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New biological solution brings the natural umami flavor from plant proteins

Novozymes has launched two new enzymes that enable food manufacturers to produce tasty, label-friendly meat alternatives with less salt.

More and more consumers demand low-salt, savory products with excellent taste and based on natural and recognizable ingredients. At the same time, the rapidly growing market for plant-based meat analogues calls for vegetarian ways to create the umami taste of meat.

To round off and enhance the umami taste of savory products such as meat analogues, soups, sauces and snacks while enabling salt reduction, food producers have the options to use yeast extract or hydrolyzed vegetable proteins (HVP).

Yeast extract is a natural source of umami. But some consumers tend to shy away from products labelled with this ingredient as it is not perceived kitchen-cupboard-like, just as some may perceive an off-taste.

Traditional HVP is free from any off-taste from yeast but is produced by means of chemicals and high energy consumption; processes which are often incompatible with natural claims and consumer preferences.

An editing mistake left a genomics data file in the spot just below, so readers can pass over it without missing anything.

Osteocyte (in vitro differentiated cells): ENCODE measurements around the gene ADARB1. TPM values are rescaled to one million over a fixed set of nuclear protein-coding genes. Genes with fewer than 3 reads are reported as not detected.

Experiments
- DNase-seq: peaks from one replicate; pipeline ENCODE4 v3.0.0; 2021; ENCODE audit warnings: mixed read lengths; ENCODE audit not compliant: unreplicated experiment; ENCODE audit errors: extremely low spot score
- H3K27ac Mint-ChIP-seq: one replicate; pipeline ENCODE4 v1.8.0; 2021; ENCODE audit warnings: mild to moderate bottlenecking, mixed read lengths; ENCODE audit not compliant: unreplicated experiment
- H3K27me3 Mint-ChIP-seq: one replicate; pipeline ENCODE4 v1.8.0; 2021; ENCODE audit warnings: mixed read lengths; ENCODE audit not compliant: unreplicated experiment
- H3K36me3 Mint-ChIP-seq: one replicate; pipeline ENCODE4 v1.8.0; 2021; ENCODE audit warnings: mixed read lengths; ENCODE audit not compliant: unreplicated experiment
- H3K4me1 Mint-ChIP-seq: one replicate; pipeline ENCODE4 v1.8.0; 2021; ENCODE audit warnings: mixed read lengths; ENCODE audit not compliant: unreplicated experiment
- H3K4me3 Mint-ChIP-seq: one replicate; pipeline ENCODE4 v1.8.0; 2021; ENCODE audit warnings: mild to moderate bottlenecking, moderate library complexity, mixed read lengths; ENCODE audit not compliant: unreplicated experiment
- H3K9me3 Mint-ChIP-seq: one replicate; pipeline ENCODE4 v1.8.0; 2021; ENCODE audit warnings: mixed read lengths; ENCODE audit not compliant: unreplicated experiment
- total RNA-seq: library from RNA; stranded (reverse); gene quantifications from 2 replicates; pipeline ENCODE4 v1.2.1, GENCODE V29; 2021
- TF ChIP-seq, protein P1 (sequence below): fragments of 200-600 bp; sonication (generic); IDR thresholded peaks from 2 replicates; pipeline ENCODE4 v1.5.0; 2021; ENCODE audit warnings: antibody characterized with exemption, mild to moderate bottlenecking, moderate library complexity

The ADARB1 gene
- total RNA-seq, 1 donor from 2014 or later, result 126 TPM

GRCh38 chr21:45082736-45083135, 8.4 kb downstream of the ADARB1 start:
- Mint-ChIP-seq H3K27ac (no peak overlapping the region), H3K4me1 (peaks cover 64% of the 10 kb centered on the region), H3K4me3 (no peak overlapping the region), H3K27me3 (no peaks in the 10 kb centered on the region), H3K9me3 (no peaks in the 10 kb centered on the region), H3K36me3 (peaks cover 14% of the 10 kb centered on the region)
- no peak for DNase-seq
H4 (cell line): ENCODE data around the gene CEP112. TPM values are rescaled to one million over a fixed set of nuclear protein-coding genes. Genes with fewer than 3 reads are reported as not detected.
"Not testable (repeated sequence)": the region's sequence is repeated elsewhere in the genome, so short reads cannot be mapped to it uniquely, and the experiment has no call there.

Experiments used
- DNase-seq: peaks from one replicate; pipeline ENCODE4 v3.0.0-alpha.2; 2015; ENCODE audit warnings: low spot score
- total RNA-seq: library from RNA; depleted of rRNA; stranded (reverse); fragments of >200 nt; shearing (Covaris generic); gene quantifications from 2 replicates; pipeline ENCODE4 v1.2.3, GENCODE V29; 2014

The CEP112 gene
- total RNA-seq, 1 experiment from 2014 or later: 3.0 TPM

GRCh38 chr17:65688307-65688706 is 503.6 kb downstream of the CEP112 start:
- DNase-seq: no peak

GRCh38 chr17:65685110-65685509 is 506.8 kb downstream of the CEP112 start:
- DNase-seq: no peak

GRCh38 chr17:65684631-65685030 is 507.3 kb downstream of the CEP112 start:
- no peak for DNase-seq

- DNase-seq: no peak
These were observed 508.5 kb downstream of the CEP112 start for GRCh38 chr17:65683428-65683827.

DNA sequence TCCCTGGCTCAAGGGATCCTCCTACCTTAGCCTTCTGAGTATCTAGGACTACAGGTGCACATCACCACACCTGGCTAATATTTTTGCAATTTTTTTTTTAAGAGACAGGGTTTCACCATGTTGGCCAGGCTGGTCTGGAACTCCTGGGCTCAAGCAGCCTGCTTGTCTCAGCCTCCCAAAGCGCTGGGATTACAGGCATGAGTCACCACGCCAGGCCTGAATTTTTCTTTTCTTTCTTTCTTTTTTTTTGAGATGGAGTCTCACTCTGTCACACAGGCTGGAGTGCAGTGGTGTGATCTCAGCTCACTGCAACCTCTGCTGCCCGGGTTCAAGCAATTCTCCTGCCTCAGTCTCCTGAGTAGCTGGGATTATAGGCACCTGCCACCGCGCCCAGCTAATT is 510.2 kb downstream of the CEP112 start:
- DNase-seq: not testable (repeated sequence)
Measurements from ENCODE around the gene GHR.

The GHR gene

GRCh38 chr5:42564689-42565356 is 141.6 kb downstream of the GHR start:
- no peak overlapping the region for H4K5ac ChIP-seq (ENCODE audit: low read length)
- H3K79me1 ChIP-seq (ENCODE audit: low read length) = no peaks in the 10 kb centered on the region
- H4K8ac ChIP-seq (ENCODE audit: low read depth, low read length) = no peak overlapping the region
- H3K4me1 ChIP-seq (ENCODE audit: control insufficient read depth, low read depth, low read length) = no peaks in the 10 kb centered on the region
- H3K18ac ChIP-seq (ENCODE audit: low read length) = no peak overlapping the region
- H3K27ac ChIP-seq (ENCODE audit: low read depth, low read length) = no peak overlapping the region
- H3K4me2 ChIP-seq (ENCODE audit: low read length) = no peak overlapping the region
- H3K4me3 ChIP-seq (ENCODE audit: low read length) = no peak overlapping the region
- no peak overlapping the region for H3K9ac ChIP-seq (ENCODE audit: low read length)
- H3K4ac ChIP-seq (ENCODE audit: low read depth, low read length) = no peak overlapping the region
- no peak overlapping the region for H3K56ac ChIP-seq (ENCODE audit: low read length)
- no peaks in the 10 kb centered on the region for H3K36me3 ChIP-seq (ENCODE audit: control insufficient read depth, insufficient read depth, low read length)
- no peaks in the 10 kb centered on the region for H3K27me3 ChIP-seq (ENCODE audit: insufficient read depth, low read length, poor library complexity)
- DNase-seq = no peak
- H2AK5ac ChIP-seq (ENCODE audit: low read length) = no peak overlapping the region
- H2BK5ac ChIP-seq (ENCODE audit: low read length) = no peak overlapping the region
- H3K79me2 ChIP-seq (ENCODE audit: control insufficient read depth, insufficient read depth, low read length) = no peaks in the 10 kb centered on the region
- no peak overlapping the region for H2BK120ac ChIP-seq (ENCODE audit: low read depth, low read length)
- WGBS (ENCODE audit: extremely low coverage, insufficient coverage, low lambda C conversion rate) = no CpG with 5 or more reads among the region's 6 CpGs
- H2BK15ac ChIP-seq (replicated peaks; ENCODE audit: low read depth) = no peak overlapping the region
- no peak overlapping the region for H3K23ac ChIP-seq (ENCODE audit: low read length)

Lower costs and clean label

Novozymes’ new biological solution offers an alternative to yeast extract and traditional HVP.

“HVP can now be produced more sustainably and in a cost-effective way using Novozymes newly developed enzymes. Novozymes Protana® Prime and Protana® UBoost enable production of a natural flavor preparation at up to 40% reduced cost-in-use compared to traditional enzymatic methods,” says Trine Høje Andersen, Business Development & Launch Manager at Novozymes.

Unlike HVP produced by acid hydrolysis, enzymatically produced HVP is acceptable in the production of natural flavors in the EU.  This enables producers to make a natural claim and market a product that has a perceived cleaner flavor.

“Owing to its reduced cost-in-use, ingredients manufacturers can now offer a natural HVP as a cost-neutral, tasty and label-friendly alternative to yeast extract for savory food production,” says Trine Høje Andersen.

Source: Novozymes